Newberry Consort Young Artist Mentorship Program Participant
We had a chat with Ashley Mulcahy, our second participant in The Newberry Consort’s Young Artist Mentorship Program. Here’s what she had to say about singing Mexican convent music and her upcoming experience working with our ensemble.
NC: What’s most interesting to you about this project?
AM: This program delves into both the familiar and the unfamiliar. While many audience members will likely be familiar with the magnificent seventeenth century Venetian double choir effect that this program references, it is rare to hear seventeenth century Mexican music, yet alone music for an all-female ensemble. This lack of familiarity makes this program even more exciting because it poses so many questions. What was the sonic world of Juan de Lienas like? What was the sonic world of 17th century Mexico City like? What/who were Lienas’s sources of inspiration? That Lienas may have been an indigenous person makes room for even more questions and possibilities. It is absolutely thrilling to create and share a sound world that is so rarely experienced. Some of the pieces on the program will likely be heard for the first time since the seventeenth century! People talk about classical music as a “dying art “and complain about the same canon of repertoire being played over and over again. This kind of program makes you wonder just how much music of the past we still have to discover and how music of the distant past could shape the future of an art form.
NC: What got you interested in early music?
AM: My teacher at The University of Michigan, Professor Carmen Pelton, told me that she thought my strengths as a singer and academic interests would make me well suited to early music and encouraged me to enroll in Early Music Ensemble. I loved it! It was my first time approaching early music in a historically informed way and I felt as if I were experiencing this music for the first time, something really clicked for me. That same summer I studied early music in Italy on a fellowship from The International Institute at U of M. I went to Italy thinking that I would focus on early 18th century repertoire and left head over heels in love with the 17th century, especially Italian monody. In monody the music is absolutely subservient to the text and I came to realize that this special relationship between text and music is a big part of what makes early music so appealing to me in general. I love the process of making these musical and rhetorical decisions and the variety of colors and contrast that I can find in my singing when I let the text and harmonic framework guide me.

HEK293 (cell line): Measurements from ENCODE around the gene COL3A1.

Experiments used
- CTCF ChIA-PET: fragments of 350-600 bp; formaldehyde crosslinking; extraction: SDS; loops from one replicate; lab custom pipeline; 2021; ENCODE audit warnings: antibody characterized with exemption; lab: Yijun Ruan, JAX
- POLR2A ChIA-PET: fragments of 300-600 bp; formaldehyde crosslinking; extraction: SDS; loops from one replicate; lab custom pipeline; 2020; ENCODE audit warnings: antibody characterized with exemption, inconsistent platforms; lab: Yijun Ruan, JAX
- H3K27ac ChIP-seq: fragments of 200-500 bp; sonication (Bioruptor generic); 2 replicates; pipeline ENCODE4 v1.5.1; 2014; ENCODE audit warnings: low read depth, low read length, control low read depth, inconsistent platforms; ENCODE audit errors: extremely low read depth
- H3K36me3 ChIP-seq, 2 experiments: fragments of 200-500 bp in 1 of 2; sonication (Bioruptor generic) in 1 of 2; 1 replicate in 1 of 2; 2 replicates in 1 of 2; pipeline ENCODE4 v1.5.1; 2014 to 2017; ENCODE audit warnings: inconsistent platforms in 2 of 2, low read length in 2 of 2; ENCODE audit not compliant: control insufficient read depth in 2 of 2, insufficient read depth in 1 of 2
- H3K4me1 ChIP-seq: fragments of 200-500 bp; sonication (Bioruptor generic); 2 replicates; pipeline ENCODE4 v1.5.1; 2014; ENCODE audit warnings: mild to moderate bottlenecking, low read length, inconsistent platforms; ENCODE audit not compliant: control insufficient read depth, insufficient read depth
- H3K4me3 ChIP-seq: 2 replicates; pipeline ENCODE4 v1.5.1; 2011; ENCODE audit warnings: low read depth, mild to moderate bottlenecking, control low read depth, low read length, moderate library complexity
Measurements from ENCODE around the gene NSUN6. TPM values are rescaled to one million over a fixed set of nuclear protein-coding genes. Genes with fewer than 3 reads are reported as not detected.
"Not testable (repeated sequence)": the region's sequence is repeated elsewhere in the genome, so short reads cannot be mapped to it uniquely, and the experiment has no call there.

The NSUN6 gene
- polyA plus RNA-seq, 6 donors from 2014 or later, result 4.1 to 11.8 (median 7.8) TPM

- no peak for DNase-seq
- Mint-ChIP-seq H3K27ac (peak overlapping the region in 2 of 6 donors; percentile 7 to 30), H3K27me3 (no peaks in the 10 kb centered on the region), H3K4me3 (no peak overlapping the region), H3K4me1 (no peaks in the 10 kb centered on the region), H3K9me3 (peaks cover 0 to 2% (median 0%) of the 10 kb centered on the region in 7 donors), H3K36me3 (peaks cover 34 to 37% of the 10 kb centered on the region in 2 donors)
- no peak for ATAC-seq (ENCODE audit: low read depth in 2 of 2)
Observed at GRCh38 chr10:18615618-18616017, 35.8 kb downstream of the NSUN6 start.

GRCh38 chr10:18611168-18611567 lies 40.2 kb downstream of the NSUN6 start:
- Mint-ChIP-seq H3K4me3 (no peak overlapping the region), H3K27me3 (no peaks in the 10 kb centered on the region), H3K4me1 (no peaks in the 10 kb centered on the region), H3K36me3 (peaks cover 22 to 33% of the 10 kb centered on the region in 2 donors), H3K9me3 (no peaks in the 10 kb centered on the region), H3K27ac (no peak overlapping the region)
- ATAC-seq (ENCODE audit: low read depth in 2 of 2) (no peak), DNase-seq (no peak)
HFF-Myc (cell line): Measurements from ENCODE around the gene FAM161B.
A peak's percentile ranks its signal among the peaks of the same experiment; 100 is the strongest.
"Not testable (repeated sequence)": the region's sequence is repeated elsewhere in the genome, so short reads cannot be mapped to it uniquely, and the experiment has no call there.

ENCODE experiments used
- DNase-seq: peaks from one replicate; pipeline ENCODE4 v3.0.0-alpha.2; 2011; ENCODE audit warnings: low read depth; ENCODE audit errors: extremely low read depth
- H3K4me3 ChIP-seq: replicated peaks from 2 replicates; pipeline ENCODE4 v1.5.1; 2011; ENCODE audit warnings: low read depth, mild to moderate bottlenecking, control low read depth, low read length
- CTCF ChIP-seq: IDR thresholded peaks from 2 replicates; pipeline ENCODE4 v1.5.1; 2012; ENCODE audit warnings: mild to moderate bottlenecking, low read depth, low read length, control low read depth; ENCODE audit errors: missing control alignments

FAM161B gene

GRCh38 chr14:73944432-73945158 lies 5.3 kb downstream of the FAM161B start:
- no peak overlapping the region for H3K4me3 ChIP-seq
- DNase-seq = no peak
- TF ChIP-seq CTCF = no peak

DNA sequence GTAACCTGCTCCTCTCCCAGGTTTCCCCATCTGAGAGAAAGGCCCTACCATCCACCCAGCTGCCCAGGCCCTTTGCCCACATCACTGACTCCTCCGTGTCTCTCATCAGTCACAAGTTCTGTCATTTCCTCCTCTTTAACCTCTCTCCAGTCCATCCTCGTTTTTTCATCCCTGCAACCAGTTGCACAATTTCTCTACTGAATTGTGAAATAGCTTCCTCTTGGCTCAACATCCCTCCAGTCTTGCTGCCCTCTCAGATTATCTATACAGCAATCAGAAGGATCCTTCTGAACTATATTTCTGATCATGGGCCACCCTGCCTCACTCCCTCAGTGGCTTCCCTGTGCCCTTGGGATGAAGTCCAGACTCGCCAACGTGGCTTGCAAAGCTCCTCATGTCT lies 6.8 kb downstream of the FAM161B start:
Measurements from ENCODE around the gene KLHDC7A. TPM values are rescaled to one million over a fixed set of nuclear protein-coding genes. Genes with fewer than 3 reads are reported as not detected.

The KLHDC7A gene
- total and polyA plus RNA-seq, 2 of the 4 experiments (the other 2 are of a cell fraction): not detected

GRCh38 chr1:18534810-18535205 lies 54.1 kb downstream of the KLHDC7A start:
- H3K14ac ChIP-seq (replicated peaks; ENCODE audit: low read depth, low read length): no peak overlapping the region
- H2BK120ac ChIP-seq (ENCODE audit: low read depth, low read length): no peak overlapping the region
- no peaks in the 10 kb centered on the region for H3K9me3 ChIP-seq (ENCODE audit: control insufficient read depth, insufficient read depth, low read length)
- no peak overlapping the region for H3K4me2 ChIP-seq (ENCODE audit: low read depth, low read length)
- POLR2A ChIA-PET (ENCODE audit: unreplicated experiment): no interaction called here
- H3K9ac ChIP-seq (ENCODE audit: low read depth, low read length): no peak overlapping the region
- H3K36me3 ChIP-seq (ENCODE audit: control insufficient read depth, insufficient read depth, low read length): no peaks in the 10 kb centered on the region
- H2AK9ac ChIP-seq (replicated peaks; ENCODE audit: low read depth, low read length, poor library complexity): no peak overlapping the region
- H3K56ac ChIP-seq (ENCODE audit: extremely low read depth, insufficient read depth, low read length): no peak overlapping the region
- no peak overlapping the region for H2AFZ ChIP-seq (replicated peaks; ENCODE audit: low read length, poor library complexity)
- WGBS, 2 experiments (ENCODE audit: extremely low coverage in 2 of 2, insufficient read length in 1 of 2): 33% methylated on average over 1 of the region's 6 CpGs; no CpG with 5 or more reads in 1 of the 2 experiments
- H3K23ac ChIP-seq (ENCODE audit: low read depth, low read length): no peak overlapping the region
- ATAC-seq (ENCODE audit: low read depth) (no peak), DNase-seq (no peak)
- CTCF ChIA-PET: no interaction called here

NC: What is special about all women’s voices in an ensemble?
We are used to women’s voices as upper voices, but an ensemble in which women sing the lowest parts as well creates all sorts or new possible colors and textures. Several of the pieces on the program encompass a huge vocal range. The ten-voice Magnificat, for example, comes to mind. The low voices on this program often sit significantly lower than alto lines in an SATB arrangement where that kind of very low tessitura would be impractical. The majority of European baroque music with similarly low tessiture was written for castrati, but this music was written exclusively for women and explores a wide range of possible vocal colors in a woman’s voice. As someone who will be singing the lowest line on a few of these pieces I’m having fun getting a taste of what it’s like to function as a bass rather than an inner voice.
NC: What do you expect to gain from this experience?
The experience of rehearsing and performing along side such esteemed colleagues is sure to help me tremendously as I navigate the transition from student to professional. Not only is this an exciting and challenging program of music but I am also looking forward to learning about all of the extra-musical aspects of performance from a group of professionals. Experience is the best teacher and I am immensely grateful to have this one!
NC: What’s your next big project/concert/audition?
I’m currently working on a program of French and English music with a gamba player and harpsichordist. We still have to figure out some logistics but we are hoping to perform in Chicago, Ann Arbor, and St. Louis this summer.
NC: We look forward to making music with you, Ashley! Welcome!